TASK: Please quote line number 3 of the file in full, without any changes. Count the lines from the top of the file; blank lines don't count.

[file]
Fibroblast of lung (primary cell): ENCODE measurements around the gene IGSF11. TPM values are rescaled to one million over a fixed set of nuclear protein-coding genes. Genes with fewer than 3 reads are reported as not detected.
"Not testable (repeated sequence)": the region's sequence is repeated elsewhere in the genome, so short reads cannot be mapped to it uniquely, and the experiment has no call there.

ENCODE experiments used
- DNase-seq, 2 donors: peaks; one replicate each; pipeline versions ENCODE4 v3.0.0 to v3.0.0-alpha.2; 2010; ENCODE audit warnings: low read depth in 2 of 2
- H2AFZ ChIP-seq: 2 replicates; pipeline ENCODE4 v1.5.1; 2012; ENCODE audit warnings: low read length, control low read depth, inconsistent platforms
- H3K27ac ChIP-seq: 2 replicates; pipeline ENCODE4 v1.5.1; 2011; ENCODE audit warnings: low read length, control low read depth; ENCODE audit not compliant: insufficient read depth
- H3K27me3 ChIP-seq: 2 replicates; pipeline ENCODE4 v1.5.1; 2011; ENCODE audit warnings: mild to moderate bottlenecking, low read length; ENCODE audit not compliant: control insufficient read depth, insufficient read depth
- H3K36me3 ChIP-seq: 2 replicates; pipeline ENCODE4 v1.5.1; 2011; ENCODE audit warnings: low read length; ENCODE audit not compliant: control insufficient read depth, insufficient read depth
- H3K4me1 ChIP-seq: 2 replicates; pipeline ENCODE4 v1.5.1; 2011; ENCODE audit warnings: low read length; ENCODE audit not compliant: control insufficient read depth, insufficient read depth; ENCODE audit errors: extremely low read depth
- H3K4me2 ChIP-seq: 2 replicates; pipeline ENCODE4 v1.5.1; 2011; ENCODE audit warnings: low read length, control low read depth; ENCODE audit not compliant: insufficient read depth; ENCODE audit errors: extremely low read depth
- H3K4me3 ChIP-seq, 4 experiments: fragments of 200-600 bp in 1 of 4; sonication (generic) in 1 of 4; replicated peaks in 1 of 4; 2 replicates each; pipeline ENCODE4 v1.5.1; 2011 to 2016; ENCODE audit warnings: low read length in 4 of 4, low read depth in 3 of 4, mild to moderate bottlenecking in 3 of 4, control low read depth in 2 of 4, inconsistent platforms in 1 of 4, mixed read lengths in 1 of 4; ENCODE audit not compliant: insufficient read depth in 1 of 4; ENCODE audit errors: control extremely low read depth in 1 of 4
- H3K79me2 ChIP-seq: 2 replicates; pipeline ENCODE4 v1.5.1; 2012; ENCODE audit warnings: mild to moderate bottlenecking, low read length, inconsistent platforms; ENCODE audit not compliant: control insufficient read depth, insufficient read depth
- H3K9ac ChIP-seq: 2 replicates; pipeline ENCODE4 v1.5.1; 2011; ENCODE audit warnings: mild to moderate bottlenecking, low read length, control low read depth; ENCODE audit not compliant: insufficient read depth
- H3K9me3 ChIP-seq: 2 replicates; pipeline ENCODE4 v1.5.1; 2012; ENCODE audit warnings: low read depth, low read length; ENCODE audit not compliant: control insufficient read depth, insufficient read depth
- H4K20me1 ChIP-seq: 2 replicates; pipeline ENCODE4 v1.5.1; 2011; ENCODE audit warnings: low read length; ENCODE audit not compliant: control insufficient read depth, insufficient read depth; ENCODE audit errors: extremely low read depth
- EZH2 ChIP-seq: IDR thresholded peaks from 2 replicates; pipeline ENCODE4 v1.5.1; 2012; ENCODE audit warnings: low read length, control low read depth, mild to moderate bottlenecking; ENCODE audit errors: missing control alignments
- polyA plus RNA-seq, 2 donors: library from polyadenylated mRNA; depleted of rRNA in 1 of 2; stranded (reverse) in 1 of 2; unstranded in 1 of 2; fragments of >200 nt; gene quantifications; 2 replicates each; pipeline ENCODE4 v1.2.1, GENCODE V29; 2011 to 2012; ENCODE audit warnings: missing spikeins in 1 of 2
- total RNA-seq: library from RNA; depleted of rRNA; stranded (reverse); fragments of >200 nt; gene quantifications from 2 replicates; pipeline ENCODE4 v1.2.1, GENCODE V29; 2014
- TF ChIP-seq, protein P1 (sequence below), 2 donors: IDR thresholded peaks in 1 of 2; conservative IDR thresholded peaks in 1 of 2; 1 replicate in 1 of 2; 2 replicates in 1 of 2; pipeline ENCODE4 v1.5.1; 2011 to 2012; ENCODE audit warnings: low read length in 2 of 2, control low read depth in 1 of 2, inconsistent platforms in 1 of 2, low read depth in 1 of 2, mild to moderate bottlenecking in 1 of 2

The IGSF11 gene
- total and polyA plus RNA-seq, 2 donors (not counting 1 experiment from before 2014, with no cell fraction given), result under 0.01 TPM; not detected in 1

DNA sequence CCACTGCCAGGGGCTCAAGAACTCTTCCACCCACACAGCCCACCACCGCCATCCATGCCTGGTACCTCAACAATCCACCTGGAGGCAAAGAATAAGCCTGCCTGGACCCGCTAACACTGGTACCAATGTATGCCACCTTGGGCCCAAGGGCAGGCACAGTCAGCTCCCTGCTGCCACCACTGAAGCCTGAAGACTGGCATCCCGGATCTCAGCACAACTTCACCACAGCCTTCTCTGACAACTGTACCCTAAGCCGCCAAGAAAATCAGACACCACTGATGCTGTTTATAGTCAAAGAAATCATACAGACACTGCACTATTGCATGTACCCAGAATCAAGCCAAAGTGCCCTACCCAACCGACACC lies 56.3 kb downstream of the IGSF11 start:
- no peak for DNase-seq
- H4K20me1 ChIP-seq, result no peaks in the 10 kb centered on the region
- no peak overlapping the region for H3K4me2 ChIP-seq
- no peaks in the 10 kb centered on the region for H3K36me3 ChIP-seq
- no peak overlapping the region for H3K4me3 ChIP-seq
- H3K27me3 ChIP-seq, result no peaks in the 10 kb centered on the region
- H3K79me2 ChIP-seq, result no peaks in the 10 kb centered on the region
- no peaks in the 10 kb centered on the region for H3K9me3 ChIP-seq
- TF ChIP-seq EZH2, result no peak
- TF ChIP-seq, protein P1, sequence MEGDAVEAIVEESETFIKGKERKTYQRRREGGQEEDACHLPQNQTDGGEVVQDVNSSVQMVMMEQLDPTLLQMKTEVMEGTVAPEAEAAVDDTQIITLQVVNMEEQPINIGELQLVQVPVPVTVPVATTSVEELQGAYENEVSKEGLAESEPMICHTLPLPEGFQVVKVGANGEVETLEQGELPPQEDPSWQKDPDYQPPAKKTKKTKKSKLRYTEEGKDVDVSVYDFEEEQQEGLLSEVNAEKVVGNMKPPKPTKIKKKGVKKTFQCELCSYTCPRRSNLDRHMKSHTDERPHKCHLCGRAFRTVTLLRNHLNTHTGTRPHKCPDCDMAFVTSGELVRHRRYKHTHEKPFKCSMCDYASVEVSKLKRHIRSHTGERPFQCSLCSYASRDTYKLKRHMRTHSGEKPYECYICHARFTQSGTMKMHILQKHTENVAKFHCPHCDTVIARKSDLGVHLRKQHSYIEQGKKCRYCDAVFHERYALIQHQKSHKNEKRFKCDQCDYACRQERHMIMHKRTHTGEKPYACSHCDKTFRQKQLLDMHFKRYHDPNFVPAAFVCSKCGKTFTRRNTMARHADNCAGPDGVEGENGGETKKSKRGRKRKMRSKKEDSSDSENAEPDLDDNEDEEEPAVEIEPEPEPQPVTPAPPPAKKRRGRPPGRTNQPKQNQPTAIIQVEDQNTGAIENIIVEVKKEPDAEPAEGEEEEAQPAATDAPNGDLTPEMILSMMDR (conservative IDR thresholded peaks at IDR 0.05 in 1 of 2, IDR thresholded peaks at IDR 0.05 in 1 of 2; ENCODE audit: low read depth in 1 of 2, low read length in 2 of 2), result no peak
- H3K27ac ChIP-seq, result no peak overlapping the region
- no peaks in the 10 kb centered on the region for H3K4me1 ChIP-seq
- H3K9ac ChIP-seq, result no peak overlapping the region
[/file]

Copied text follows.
ENCODE experiments used